Designing for accessibility is more than just the right thing to do. When you design for the needs of underrepresented groups, you’re fostering an environment of belonging while also creating a stronger product that will resonate with wider audiences. All in all, building inclusive design into your product and marketing strategies is good for the individual, good for society, and good for business. Here are a handful of examples of practices to ensure that your brand is putting out work that resonates—with all:
Providing subtitles on videos has become the social media standard. It was a shift accelerated by TikTok (and recently adopted by Instagram), as they wanted their platform’s videos to be accessible to audiences with hearing impairments. However, as the app became more and more popular, the captions on their videos began to serve other purposes. Namely, users scrolling through TikTok in public without earbuds might want to consume the content without playing the video at full volume. Subtitles solve for this, making every captioned video accessible to audiences watching in public spaces.
Now, a recent study from Verizon Media discovered that 80% of consumers are actually more likely to watch an entire video if it has captions. And 80% of people who use captions aren’t hearing impaired.
High Contrast Design
Creating visual contrast with design elements, colors, and font selections can help improve the digital experience for people who are visually impaired. But making design choices that allow content to be consumed with minimal eye strain benefits a wider audience, too.
High contrast design elements are also helpful for users on mobile who are consuming content on smaller screens or users looking at their screen in the sun. There is a growing number of tools available to designers that measure elements like colors and fonts against accessibility guidelines to ensure their designs are optimized. And the standard for design elements to meet accessibility guidelines is becoming both more uniform and enforced through growing visibility and attention to the Web Content Accessibility Guidelines (WCAG).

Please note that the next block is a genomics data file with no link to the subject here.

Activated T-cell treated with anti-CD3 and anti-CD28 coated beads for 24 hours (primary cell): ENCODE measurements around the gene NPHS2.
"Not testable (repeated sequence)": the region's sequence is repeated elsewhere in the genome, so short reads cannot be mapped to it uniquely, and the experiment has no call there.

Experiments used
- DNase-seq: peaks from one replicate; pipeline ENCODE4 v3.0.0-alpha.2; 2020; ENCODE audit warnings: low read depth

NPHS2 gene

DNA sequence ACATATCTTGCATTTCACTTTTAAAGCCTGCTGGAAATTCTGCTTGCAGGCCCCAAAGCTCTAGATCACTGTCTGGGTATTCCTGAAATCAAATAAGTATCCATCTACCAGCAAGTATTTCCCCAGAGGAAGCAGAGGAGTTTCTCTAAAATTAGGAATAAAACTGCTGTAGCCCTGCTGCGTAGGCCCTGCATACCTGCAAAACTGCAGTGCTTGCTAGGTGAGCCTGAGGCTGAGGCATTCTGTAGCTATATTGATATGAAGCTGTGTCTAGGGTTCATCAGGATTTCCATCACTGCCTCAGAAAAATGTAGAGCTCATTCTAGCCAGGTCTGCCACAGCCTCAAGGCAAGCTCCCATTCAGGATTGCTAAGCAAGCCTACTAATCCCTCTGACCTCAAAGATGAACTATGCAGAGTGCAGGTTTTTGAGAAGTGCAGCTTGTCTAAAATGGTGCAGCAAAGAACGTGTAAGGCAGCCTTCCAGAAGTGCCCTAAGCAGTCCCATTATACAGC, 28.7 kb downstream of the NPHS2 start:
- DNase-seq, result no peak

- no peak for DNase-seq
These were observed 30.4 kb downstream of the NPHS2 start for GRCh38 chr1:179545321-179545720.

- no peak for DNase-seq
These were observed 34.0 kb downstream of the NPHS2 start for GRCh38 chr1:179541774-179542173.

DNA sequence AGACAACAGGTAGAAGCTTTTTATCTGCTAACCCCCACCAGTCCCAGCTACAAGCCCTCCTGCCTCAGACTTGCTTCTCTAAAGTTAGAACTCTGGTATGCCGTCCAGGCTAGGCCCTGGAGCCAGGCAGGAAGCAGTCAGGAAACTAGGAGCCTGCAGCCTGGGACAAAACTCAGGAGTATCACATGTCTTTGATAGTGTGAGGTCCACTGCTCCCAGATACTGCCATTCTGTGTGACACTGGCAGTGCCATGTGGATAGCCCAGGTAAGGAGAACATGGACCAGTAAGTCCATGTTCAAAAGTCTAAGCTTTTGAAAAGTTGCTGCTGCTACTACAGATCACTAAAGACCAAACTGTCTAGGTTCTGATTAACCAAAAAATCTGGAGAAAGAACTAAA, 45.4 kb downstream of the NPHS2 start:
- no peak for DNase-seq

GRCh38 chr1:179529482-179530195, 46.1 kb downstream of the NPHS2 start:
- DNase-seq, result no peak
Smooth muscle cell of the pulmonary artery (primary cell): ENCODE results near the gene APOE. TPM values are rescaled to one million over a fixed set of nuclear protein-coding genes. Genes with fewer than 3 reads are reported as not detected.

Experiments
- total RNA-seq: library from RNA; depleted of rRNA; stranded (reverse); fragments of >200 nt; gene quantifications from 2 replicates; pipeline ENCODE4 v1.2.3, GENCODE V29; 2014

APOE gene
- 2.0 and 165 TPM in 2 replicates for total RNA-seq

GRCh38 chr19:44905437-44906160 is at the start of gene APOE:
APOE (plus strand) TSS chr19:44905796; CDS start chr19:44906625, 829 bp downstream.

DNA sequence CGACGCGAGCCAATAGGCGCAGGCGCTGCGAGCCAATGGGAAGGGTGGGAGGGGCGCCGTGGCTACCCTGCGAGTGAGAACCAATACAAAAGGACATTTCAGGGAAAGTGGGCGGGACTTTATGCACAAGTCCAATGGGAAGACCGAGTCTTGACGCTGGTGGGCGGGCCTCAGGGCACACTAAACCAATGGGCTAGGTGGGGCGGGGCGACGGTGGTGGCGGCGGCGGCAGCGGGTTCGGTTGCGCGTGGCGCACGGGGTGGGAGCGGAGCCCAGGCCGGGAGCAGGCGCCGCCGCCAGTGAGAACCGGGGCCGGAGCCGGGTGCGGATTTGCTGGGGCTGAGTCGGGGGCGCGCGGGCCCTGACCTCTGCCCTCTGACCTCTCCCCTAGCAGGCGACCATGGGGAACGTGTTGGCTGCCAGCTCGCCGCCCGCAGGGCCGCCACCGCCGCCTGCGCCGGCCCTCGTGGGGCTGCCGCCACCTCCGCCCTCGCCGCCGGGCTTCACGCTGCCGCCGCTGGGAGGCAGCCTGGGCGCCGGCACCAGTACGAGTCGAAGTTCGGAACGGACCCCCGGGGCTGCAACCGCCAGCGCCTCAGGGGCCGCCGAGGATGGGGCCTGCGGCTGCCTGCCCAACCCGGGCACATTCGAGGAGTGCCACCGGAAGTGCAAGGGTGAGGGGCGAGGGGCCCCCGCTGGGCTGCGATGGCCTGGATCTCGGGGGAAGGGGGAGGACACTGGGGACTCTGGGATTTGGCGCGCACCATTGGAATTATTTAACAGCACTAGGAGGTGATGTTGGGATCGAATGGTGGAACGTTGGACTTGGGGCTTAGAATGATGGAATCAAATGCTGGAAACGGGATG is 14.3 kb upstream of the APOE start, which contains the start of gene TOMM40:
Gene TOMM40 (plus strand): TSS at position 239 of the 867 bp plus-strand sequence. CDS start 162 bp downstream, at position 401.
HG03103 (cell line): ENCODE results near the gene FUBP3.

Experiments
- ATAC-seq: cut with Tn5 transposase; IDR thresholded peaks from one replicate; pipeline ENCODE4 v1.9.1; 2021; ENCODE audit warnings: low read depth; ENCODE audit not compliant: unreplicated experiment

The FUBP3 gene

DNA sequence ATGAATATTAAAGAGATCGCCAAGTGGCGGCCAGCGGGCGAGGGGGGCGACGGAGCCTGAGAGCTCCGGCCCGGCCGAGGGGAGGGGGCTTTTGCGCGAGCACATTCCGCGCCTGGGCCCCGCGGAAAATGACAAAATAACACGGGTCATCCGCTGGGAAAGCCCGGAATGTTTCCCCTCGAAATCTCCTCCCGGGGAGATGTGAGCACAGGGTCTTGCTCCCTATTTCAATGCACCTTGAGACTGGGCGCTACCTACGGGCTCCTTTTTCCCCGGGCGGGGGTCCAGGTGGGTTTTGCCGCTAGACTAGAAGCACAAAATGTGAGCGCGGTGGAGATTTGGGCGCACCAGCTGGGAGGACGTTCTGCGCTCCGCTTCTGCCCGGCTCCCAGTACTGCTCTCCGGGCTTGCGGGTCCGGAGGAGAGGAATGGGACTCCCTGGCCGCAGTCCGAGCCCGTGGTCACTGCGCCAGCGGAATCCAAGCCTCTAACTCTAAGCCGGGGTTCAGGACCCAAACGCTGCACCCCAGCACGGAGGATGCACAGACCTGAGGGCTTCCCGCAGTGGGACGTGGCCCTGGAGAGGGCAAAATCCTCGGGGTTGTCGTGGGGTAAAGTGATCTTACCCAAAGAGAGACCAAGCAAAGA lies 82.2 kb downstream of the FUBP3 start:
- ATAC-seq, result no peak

Accessibility is always considered in our work, and we’ve used a variety of tools that help us create style guides that align with accessibility standards—testing everything from text color to type size across digital and print. – Ily Phelps, Senior Designer
For elderly people and those less familiar with navigating digital experiences, chatbots provide 1:1 assistance that creates accessibility to the services they might not otherwise be able to find/access. But we’ve also learned that live chatbots create a personalized experience for everyone–making the digital experience feel customized and relevant to everyone who encounters it.
In our work with Mars Petcare, we prototyped a chat solution for pet parents to receive the most seamless, personalized experience possible when curating their pet’s nutrition plan. We found that AI-enabled chatbots gave consumers the 1:1 communication they needed to feel heard and in control of their pet’s health, providing them with the ability to ask questions about ingredients and manage food deliveries.
Readily Available Information
This one’s a little more broad—but it’s a big one. In many ways, digital experiences offer opportunities to optimize accessibility measures that non-digital systems do not. Take patient care navigation for example. In the past, healthcare providers have used old school paperwork to keep track of medical histories and important patient care information. By adapting to digital experiences using scannable QR codes that save medical records directly to patients’ wallets, vulnerable populations who may require urgent medical attention can more easily access important documents so they can receive care when they need it.
On a larger scale, digital healthcare experiences reduce in-office wait times and creates order for everyone—not just our most vulnerable populations.
Innovation and accessibility go hand in hand, enabling new ideas to create usable experiences for everyone. Ultimately, we must understand the end-user’s mindset. By practicing inclusive design, improving content comprehension, and exploring assistive technologies, we can continue to create meaningful products.
– Biaunca Edwards, ACD of Product Design
We’re only scratching the surface of how brands can optimize themselves for accessible user experiences that innovate for wide audiences—and solve business problems doing it. Want to talk more about digital experiences? Drop us a line…we’d love to chat.